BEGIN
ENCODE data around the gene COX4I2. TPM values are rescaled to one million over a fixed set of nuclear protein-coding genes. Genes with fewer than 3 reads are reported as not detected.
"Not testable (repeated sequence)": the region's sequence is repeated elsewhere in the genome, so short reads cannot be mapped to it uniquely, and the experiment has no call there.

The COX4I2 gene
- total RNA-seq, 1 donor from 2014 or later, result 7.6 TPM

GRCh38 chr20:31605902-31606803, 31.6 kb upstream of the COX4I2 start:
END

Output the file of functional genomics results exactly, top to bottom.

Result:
ENCODE data around the gene COX4I2. TPM values are rescaled to one million over a fixed set of nuclear protein-coding genes. Genes with fewer than 3 reads are reported as not detected.
"Not testable (repeated sequence)": the region's sequence is repeated elsewhere in the genome, so short reads cannot be mapped to it uniquely, and the experiment has no call there.

The COX4I2 gene
- total RNA-seq, 1 donor from 2014 or later, result 7.6 TPM

GRCh38 chr20:31605902-31606803, 31.6 kb upstream of the COX4I2 start: